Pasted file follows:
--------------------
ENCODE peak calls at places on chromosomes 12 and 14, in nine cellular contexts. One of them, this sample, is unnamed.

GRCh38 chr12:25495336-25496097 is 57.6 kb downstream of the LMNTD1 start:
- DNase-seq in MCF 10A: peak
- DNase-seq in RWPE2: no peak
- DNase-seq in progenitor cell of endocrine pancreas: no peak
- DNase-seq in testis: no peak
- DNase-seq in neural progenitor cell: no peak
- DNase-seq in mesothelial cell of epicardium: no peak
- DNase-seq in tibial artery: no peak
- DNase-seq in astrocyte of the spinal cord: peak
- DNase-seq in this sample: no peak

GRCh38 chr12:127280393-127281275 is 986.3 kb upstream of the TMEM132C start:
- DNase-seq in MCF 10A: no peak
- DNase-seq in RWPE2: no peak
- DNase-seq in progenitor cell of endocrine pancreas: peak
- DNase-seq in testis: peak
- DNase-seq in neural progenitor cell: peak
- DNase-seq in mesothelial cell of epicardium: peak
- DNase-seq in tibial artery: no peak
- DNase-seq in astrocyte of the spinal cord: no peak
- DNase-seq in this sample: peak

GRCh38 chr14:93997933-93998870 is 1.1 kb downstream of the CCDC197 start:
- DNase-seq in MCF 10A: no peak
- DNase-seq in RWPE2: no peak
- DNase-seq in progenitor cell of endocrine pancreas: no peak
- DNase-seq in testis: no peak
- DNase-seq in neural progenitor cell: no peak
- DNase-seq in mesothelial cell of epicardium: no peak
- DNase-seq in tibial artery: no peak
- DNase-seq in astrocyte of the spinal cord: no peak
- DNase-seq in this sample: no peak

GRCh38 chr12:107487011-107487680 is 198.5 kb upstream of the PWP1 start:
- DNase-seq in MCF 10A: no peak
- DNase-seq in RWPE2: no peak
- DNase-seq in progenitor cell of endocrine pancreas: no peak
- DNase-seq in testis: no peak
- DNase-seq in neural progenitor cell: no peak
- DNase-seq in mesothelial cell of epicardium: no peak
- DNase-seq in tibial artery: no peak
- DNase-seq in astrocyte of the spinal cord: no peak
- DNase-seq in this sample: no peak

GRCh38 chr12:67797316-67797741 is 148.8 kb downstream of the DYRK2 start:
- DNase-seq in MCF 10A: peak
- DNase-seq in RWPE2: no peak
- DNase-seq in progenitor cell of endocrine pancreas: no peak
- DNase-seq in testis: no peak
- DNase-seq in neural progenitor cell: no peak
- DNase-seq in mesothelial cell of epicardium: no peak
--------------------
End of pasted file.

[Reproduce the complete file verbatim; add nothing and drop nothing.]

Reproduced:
ENCODE peak calls at places on chromosomes 12 and 14, in nine cellular contexts. One of them, this sample, is unnamed.

GRCh38 chr12:25495336-25496097 is 57.6 kb downstream of the LMNTD1 start:
- DNase-seq in MCF 10A: peak
- DNase-seq in RWPE2: no peak
- DNase-seq in progenitor cell of endocrine pancreas: no peak
- DNase-seq in testis: no peak
- DNase-seq in neural progenitor cell: no peak
- DNase-seq in mesothelial cell of epicardium: no peak
- DNase-seq in tibial artery: no peak
- DNase-seq in astrocyte of the spinal cord: peak
- DNase-seq in this sample: no peak

GRCh38 chr12:127280393-127281275 is 986.3 kb upstream of the TMEM132C start:
- DNase-seq in MCF 10A: no peak
- DNase-seq in RWPE2: no peak
- DNase-seq in progenitor cell of endocrine pancreas: peak
- DNase-seq in testis: peak
- DNase-seq in neural progenitor cell: peak
- DNase-seq in mesothelial cell of epicardium: peak
- DNase-seq in tibial artery: no peak
- DNase-seq in astrocyte of the spinal cord: no peak
- DNase-seq in this sample: peak

GRCh38 chr14:93997933-93998870 is 1.1 kb downstream of the CCDC197 start:
- DNase-seq in MCF 10A: no peak
- DNase-seq in RWPE2: no peak
- DNase-seq in progenitor cell of endocrine pancreas: no peak
- DNase-seq in testis: no peak
- DNase-seq in neural progenitor cell: no peak
- DNase-seq in mesothelial cell of epicardium: no peak
- DNase-seq in tibial artery: no peak
- DNase-seq in astrocyte of the spinal cord: no peak
- DNase-seq in this sample: no peak

GRCh38 chr12:107487011-107487680 is 198.5 kb upstream of the PWP1 start:
- DNase-seq in MCF 10A: no peak
- DNase-seq in RWPE2: no peak
- DNase-seq in progenitor cell of endocrine pancreas: no peak
- DNase-seq in testis: no peak
- DNase-seq in neural progenitor cell: no peak
- DNase-seq in mesothelial cell of epicardium: no peak
- DNase-seq in tibial artery: no peak
- DNase-seq in astrocyte of the spinal cord: no peak
- DNase-seq in this sample: no peak

GRCh38 chr12:67797316-67797741 is 148.8 kb downstream of the DYRK2 start:
- DNase-seq in MCF 10A: peak
- DNase-seq in RWPE2: no peak
- DNase-seq in progenitor cell of endocrine pancreas: no peak
- DNase-seq in testis: no peak
- DNase-seq in neural progenitor cell: no peak
- DNase-seq in mesothelial cell of epicardium: no peak